You live long enough and you see the same patterns emerge, over and over again. A generation comes of age, falls under the spell of Rationalism but then leaves school and gravitates towards thought contagions that horrify the professors and teachers they once tried so hard to emulate.
And like so many other things that aren't dead at all, Witchcraft/Wicca/ Whatever is not only not disappearing like it's supposed to, it's finding an entirely new batch of converts. Just two years ago, Chaos magician honcho Peter Grey had this to say about the Craft:
“Witchcraft is already dead as a hag, as barren as the moon, as contaminated as the tar sands. Yet Witchcraft is born again in this sacred despoiled landscape, and will be despised as an abomination by those who cannot navigate by the candlelight of guttering stars. Those who seek to escape the fates and furies will learn that they are inexorable.”~ Peter Grey, Apocalyptic WitchcraftBut as mainstream religions now enter their final lap and conservative and Fundamentalist movements circle the wagons, a new cohort finds itself spiritually adrift. The atheist movement might have shamed some people into leaving religions they didn't believe in anyway but as Jung says you don't replace religion with no religion.
And as many Evangelicals darkly intone you don't replace Christianity - or any other mainstream religion- with rationalism, you replace it with paganism. It may sound like paranoia, but History is on their side.
Human beings are religious animals. Scientists and sociologists will bore you silly with their theories as to why this is so. Of course, my explanation is that the spiritual world is a reality and it has its effect upon the human organism in the same way that many other ostensibly invisible forces do, such as gravity and radiation.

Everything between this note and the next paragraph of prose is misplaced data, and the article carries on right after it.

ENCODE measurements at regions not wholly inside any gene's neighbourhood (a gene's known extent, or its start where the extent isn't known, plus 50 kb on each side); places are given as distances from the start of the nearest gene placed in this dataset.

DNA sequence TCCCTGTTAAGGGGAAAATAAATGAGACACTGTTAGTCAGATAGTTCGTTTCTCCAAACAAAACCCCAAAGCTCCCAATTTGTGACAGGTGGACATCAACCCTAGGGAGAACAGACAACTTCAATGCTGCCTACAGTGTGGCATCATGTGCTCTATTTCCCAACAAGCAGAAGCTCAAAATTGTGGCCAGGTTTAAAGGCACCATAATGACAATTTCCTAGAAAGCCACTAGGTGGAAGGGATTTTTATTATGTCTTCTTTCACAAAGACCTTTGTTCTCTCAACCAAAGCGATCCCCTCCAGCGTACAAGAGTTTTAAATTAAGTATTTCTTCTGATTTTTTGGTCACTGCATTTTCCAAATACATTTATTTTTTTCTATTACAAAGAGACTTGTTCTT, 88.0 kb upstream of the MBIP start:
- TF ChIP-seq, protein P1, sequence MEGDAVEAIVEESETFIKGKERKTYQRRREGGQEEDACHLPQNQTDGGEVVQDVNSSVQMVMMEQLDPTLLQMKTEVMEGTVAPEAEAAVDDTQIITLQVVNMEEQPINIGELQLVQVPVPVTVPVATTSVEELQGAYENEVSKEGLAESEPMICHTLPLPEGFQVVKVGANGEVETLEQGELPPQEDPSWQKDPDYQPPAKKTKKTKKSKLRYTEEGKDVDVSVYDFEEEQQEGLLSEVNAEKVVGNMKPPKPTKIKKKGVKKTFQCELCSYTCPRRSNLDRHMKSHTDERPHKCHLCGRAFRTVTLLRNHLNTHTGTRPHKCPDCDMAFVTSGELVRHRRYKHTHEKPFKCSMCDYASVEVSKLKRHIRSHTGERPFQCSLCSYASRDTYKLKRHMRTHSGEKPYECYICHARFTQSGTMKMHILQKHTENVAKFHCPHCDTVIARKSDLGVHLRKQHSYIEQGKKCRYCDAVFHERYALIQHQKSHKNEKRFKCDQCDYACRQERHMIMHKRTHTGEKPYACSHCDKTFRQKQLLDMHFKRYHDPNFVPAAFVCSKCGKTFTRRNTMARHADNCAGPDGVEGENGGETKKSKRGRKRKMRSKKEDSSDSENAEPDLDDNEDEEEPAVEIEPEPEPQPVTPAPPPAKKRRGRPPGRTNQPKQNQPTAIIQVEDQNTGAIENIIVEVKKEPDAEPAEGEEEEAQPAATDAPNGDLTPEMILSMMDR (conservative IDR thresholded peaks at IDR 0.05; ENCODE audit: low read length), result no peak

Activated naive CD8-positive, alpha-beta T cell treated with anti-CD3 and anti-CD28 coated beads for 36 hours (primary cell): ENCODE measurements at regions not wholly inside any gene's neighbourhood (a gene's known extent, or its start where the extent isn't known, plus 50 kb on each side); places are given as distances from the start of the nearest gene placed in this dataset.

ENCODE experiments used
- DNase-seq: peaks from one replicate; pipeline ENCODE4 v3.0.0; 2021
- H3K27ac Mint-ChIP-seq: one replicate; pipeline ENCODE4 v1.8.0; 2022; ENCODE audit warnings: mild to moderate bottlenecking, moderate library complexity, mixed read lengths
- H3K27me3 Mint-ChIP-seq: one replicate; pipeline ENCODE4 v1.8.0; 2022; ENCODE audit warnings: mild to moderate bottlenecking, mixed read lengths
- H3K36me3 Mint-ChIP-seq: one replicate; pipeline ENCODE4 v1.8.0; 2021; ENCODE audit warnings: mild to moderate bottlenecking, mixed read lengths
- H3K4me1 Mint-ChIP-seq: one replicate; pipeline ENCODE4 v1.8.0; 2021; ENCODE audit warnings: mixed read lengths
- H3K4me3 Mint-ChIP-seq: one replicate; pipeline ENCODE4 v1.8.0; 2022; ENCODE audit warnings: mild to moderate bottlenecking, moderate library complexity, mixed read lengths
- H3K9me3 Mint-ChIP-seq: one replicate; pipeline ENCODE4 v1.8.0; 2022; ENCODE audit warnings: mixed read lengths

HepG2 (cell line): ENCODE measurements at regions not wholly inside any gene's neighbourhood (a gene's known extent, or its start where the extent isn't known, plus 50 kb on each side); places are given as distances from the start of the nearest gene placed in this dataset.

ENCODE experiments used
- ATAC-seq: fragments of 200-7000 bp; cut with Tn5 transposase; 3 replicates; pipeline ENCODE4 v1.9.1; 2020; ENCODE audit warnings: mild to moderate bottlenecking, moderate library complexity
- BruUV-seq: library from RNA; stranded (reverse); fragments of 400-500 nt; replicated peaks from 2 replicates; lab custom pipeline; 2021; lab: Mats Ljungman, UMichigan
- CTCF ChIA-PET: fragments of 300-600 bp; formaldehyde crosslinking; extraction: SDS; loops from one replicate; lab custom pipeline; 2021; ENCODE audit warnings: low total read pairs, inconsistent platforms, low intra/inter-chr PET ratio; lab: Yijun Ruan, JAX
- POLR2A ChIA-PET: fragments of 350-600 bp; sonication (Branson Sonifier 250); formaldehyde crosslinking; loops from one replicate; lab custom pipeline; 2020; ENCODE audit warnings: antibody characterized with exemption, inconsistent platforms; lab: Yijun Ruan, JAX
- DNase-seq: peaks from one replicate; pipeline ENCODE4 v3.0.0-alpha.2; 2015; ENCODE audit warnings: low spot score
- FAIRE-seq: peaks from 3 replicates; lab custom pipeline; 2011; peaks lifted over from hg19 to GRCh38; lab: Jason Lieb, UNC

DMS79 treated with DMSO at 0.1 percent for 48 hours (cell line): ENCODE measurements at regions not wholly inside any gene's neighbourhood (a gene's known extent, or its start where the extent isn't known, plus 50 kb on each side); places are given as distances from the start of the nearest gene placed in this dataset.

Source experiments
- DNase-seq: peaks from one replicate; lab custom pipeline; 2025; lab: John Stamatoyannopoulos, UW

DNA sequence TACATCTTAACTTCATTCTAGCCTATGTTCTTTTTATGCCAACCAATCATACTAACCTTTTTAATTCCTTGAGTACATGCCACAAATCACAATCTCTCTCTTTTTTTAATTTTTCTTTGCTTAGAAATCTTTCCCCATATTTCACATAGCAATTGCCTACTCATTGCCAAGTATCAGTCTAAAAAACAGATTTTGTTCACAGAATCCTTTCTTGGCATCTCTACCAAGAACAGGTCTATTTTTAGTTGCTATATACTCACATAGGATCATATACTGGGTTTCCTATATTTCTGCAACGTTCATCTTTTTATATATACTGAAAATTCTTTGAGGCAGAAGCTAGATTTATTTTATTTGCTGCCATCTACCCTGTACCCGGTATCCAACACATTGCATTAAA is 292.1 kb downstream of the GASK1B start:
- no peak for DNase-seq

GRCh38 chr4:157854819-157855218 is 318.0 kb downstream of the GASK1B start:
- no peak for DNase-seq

It's not something I need to argue, it's self-evident to me. Probably to most of you as well.
Seeing how human beings and societies function without spirituality-- which is to say they slowly fall apart-- is all the evidence I really need anyway. It's why even doctrinaire atheists like Sam Harris or philosophers of science like John Horgan are so desperate to find a spirituality beyond theism (you could argue that certain forms of Buddhism fit that bill already)-- they know the stakes.
Either way, Witchcraft/Wicca/Whatever is making a comeback at a time when the pundits had declared such a thing an impossibility. Hey, I would never have dreamed that Tolkienesque fantasy would survive the 70s either, but here we are, six Tolkien mega-blockbusters and x-number of seasons of Game of Thrones into it already.
Of course, the vanguard of this new pagan revival are the traditional early adapters, the groups that latch onto thought contagions long before they trickle down into the shopping mall crowd:
How Witchcraft Is Empowering Queer and Trans Young People
Over the course of the 20th century, the popular idea of the witch underwent a transformation. Gone is the baby-eating, Satan-worshipping hag of medieval Europe, and in its place has emerged the idea of female healers.